1. profile image0
        Sophia Angeliqueposted 4 years ago in reply to this

        Thank you jambo87. You're exactly right. I couldn't have said it better. The critiquing I was talking about was the 99% of wannabe writers who go on writing communities and critique other writers. In fact, when they meet other writers, they immediately assume that's what one is supposed to.

        You're absolutely right about the readers as well. I have an article here on hubpages about feedback for writers and I explain that it's readers - not wannabe writers - who can tell whether one can write or not.

        I'm not sure about editors. One of my closest friends is a very highly placed editor for one of the best known international publishers. And she says she can't write (I take her word for it), but boy, can she set me straight when I garble something! I value her input deeply!

  2. psycheskinner profile image81
    psycheskinnerposted 4 years ago

    I respectfully disagree.  Without the help of critique partners and beta readers I feel quite sure I would never have become a published author.  Writing for a commercial audience was a craft I needed to learn, not some kind of purely innate gift.

    1. profile image0
      Sophia Angeliqueposted 4 years ago in reply to this

      Really? What book was published by whom?

      Academic? Or fiction. And who published the book? From the quality of writing on your hub, you don't have an ounce of talent or rhythm.

      1. psycheskinner profile image81
        psycheskinnerposted 4 years ago in reply to this

        Wow.  I have no idea what I did to deserve that. FWIW I have published a textbook with Wiley and several novels with Samhain.

        1. profile image0
          Sophia Angeliqueposted 4 years ago in reply to this

          I guessed that. I erased my sentence several times to say that I bet it was academic. Academic writers can't write. That's why academic books are so difficult to read. Their phraseology and sentence structure is unwieldly. However, it doesn't matter because academic has a ready market. One doesn't buy the books because one enjoys reading them but because they are prescibed for students. You should read Jamie Whyte's book 'Crimes Against Logic,' where he mocks the sentences and pretentious language of academia. He was professor at Cambridge in the UK which is about as high up the ladder you can get. I'll take back what I say when you win a recognized prize for fiction or get published in a mainline magazine for fiction writing.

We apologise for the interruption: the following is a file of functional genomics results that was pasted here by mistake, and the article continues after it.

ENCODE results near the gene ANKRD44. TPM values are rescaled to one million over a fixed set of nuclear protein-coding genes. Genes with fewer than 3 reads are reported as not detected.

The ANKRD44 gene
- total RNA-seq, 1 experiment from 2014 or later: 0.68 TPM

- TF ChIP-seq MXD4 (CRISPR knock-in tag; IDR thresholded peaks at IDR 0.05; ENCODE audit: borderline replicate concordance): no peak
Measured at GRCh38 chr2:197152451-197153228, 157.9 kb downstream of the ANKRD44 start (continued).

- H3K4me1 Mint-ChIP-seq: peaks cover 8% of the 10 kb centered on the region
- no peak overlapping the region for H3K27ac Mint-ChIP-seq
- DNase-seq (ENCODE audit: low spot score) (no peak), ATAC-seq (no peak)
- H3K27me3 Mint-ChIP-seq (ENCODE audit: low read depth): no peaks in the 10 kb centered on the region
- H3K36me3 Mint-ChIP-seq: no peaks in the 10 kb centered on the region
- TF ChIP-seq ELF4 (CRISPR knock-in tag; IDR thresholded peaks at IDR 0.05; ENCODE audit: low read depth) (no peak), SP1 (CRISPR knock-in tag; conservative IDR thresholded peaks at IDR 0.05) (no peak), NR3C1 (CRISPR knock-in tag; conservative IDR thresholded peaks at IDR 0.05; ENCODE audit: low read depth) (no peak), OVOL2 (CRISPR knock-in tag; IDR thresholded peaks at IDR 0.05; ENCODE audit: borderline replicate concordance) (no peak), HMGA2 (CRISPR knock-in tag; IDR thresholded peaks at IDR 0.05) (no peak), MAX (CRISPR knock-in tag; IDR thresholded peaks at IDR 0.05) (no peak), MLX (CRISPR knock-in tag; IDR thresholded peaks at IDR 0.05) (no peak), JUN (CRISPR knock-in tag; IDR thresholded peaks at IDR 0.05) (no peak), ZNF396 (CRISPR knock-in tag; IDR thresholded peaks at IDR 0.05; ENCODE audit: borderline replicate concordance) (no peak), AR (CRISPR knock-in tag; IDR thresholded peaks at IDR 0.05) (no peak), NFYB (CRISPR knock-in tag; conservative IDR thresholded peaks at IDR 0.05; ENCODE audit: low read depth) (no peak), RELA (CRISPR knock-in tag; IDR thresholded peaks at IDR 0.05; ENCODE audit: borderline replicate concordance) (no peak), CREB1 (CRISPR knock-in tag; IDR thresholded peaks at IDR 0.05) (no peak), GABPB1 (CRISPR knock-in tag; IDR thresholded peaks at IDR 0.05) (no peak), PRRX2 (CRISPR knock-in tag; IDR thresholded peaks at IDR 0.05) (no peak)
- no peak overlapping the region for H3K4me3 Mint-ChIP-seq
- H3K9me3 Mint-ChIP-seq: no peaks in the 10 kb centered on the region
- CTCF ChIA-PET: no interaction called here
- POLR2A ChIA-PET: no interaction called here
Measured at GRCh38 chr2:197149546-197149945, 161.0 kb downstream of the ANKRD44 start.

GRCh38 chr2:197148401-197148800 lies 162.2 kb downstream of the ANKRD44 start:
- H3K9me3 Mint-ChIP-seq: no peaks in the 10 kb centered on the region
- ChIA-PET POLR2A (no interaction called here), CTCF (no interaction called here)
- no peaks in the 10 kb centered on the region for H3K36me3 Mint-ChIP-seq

1. psycheskinner profile image81
            psycheskinnerposted 4 years ago in reply to this

            Samhain publishes romance novels.  Which I write in a different mode from my texts or content pages. I leave it up to my readers to judge their worth. IMHO, I make my living from writing, and that is the only "quality" standard that matters to me.

            1. profile image0
              Sophia Angeliqueposted 4 years ago in reply to this

              IMHO, you can't write. Please give me the name of a fiction story that I can read. There is no flow in your hubs, and academic titles don't have flow either.

              1. psycheskinner profile image81
                psycheskinnerposted 4 years ago in reply to this

                LOL. You think no one should get critiques from anyone except you, apparently.  No thank you.  I have my critique partners. They are also published novelists.

                1. profile image0
                  Sophia Angeliqueposted 4 years ago in reply to this

                  Sidestepping a request for evidence is evidence itself that you have never been published in terms of fiction. I don't critique other people's writing. I am making a statement that writing is a talent. One can learn the basics of literacy, i.e. grammar, punctuation, etc. However, it is honed through early reading and talent - which is an ear for language. There is a vast difference between literacy (which enables one to write academic books, letters, etc.) and creative fiction. It's the difference in art between someone who can draw a stick figure and someone who can paint a portrait.

                  If you had a fiction book pubished, you wouldn't have sidestepped the question by an ad hominem attack.

                  1. gmwilliams profile image82
                    gmwilliamsposted 4 years ago in reply to this

                    Psyche,  you have elucidated the point exactly.   YOU emphasized PUBLISHED WRITERS/NOVELISTS, not those who live in their own mind's universe and in fantasyland  so to speak.    There are some people out there are believe that they are THE COMPLETE ULTIMATE ARBITER so to speak. 

                    The OP is one of them, she believes that she is THE ONE while the rest of us are TOTAL PEONS in her eyes.    Hmmmmm..............read some of the hubs she published..............Well, Psyche, at least your hubs are MORE INTERESTING and WRITTEN FROM THE HEART.  While the OP's are well......................can be aptly described as pedantic and robotic to say the least.